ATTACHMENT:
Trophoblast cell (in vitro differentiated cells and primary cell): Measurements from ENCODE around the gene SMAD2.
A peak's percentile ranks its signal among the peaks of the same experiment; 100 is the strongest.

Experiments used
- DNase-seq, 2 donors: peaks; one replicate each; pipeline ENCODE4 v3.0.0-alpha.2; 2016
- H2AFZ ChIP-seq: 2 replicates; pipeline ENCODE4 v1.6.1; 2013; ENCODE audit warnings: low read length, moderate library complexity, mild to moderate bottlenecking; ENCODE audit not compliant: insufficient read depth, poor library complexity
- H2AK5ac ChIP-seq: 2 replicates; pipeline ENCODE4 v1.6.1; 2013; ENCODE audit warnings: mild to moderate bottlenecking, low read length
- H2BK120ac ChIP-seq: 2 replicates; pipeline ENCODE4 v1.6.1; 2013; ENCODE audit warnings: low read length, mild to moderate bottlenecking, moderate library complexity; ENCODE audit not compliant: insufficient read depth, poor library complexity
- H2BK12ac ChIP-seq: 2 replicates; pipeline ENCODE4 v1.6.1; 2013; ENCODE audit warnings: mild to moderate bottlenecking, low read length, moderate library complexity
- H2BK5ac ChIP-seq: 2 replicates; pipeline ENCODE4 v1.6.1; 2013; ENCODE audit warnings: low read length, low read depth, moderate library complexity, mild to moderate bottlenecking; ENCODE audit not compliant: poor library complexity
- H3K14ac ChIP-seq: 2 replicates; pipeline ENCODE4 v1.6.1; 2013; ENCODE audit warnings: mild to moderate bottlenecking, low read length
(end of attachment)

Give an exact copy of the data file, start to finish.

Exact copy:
Trophoblast cell (in vitro differentiated cells and primary cell): Measurements from ENCODE around the gene SMAD2.
A peak's percentile ranks its signal among the peaks of the same experiment; 100 is the strongest.

Experiments used
- DNase-seq, 2 donors: peaks; one replicate each; pipeline ENCODE4 v3.0.0-alpha.2; 2016
- H2AFZ ChIP-seq: 2 replicates; pipeline ENCODE4 v1.6.1; 2013; ENCODE audit warnings: low read length, moderate library complexity, mild to moderate bottlenecking; ENCODE audit not compliant: insufficient read depth, poor library complexity
- H2AK5ac ChIP-seq: 2 replicates; pipeline ENCODE4 v1.6.1; 2013; ENCODE audit warnings: mild to moderate bottlenecking, low read length
- H2BK120ac ChIP-seq: 2 replicates; pipeline ENCODE4 v1.6.1; 2013; ENCODE audit warnings: low read length, mild to moderate bottlenecking, moderate library complexity; ENCODE audit not compliant: insufficient read depth, poor library complexity
- H2BK12ac ChIP-seq: 2 replicates; pipeline ENCODE4 v1.6.1; 2013; ENCODE audit warnings: mild to moderate bottlenecking, low read length, moderate library complexity
- H2BK5ac ChIP-seq: 2 replicates; pipeline ENCODE4 v1.6.1; 2013; ENCODE audit warnings: low read length, low read depth, moderate library complexity, mild to moderate bottlenecking; ENCODE audit not compliant: poor library complexity
- H3K14ac ChIP-seq: 2 replicates; pipeline ENCODE4 v1.6.1; 2013; ENCODE audit warnings: mild to moderate bottlenecking, low read length